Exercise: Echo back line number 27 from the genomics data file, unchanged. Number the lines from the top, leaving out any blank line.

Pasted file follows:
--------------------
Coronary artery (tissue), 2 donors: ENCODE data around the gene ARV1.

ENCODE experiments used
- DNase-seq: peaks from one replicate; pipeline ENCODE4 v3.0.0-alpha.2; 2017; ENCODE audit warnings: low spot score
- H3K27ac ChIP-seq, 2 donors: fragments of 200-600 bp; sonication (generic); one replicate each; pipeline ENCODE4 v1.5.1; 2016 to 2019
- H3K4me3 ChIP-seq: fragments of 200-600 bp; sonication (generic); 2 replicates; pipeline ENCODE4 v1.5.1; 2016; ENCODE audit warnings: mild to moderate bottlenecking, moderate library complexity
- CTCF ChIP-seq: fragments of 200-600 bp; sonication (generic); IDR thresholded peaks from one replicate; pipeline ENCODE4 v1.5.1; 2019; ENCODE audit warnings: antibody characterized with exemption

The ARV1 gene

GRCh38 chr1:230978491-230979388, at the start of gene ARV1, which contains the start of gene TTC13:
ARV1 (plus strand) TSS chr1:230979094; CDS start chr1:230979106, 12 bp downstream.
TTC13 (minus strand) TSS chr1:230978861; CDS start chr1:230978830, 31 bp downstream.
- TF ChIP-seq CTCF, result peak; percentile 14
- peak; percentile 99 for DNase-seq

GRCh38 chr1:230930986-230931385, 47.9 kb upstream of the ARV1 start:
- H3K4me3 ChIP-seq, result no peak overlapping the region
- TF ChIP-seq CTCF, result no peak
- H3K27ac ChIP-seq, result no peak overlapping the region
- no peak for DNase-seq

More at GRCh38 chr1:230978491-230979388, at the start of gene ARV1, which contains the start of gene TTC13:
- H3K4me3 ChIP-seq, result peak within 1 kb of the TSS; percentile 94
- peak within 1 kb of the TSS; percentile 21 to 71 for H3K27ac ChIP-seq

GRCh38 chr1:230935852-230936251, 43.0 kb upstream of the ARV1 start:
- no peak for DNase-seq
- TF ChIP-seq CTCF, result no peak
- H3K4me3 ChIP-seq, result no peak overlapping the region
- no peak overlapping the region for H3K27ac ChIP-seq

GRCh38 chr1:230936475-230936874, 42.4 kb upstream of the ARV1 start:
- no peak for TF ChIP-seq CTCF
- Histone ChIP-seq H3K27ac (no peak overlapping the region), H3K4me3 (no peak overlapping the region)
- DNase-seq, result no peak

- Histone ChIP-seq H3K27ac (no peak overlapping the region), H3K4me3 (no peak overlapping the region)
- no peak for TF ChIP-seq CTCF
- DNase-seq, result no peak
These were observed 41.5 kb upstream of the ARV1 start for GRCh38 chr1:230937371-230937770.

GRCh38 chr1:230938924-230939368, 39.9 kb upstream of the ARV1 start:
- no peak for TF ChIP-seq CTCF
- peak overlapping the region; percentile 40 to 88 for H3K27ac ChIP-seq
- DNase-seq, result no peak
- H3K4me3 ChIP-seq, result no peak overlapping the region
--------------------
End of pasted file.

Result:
- no peak for TF ChIP-seq CTCF